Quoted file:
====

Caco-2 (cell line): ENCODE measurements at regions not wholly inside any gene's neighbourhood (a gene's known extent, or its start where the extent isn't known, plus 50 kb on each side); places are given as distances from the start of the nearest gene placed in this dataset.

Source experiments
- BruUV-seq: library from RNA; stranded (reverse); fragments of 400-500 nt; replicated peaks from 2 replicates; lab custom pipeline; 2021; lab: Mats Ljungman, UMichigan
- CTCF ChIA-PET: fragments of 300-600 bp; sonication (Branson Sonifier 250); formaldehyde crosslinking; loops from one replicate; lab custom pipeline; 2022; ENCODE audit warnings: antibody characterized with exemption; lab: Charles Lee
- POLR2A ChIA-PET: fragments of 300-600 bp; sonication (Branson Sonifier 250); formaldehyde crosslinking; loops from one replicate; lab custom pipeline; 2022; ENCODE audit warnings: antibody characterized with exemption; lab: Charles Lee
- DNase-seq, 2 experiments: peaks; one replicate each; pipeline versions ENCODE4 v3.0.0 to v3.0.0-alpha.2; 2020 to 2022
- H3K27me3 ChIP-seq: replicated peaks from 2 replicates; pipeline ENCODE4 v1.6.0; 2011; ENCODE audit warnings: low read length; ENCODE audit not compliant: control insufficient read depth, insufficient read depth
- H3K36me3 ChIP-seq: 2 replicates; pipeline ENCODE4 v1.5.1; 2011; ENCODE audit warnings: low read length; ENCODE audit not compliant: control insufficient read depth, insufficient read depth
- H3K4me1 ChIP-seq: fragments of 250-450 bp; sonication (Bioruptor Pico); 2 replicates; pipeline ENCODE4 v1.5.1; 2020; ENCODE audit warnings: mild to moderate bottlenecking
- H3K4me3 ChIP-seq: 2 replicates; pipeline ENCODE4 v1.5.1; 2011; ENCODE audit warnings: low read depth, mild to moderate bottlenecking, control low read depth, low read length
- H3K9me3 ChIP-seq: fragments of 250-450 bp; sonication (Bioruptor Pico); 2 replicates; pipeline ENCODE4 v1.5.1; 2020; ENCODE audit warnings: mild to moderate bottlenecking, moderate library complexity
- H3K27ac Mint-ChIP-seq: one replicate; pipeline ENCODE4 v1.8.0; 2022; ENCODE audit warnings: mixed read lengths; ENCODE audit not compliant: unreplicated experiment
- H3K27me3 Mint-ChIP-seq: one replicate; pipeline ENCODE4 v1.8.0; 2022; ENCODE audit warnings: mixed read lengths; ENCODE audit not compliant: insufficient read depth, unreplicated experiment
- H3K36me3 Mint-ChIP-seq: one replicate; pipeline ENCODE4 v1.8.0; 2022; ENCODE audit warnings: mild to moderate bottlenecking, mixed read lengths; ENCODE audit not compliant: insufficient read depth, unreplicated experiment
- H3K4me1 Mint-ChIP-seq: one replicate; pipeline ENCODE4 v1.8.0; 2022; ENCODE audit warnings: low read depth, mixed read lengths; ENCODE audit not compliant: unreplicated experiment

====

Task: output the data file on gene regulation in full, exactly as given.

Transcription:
Caco-2 (cell line): ENCODE measurements at regions not wholly inside any gene's neighbourhood (a gene's known extent, or its start where the extent isn't known, plus 50 kb on each side); places are given as distances from the start of the nearest gene placed in this dataset.

Source experiments
- BruUV-seq: library from RNA; stranded (reverse); fragments of 400-500 nt; replicated peaks from 2 replicates; lab custom pipeline; 2021; lab: Mats Ljungman, UMichigan
- CTCF ChIA-PET: fragments of 300-600 bp; sonication (Branson Sonifier 250); formaldehyde crosslinking; loops from one replicate; lab custom pipeline; 2022; ENCODE audit warnings: antibody characterized with exemption; lab: Charles Lee
- POLR2A ChIA-PET: fragments of 300-600 bp; sonication (Branson Sonifier 250); formaldehyde crosslinking; loops from one replicate; lab custom pipeline; 2022; ENCODE audit warnings: antibody characterized with exemption; lab: Charles Lee
- DNase-seq, 2 experiments: peaks; one replicate each; pipeline versions ENCODE4 v3.0.0 to v3.0.0-alpha.2; 2020 to 2022
- H3K27me3 ChIP-seq: replicated peaks from 2 replicates; pipeline ENCODE4 v1.6.0; 2011; ENCODE audit warnings: low read length; ENCODE audit not compliant: control insufficient read depth, insufficient read depth
- H3K36me3 ChIP-seq: 2 replicates; pipeline ENCODE4 v1.5.1; 2011; ENCODE audit warnings: low read length; ENCODE audit not compliant: control insufficient read depth, insufficient read depth
- H3K4me1 ChIP-seq: fragments of 250-450 bp; sonication (Bioruptor Pico); 2 replicates; pipeline ENCODE4 v1.5.1; 2020; ENCODE audit warnings: mild to moderate bottlenecking
- H3K4me3 ChIP-seq: 2 replicates; pipeline ENCODE4 v1.5.1; 2011; ENCODE audit warnings: low read depth, mild to moderate bottlenecking, control low read depth, low read length
- H3K9me3 ChIP-seq: fragments of 250-450 bp; sonication (Bioruptor Pico); 2 replicates; pipeline ENCODE4 v1.5.1; 2020; ENCODE audit warnings: mild to moderate bottlenecking, moderate library complexity
- H3K27ac Mint-ChIP-seq: one replicate; pipeline ENCODE4 v1.8.0; 2022; ENCODE audit warnings: mixed read lengths; ENCODE audit not compliant: unreplicated experiment
- H3K27me3 Mint-ChIP-seq: one replicate; pipeline ENCODE4 v1.8.0; 2022; ENCODE audit warnings: mixed read lengths; ENCODE audit not compliant: insufficient read depth, unreplicated experiment
- H3K36me3 Mint-ChIP-seq: one replicate; pipeline ENCODE4 v1.8.0; 2022; ENCODE audit warnings: mild to moderate bottlenecking, mixed read lengths; ENCODE audit not compliant: insufficient read depth, unreplicated experiment
- H3K4me1 Mint-ChIP-seq: one replicate; pipeline ENCODE4 v1.8.0; 2022; ENCODE audit warnings: low read depth, mixed read lengths; ENCODE audit not compliant: unreplicated experiment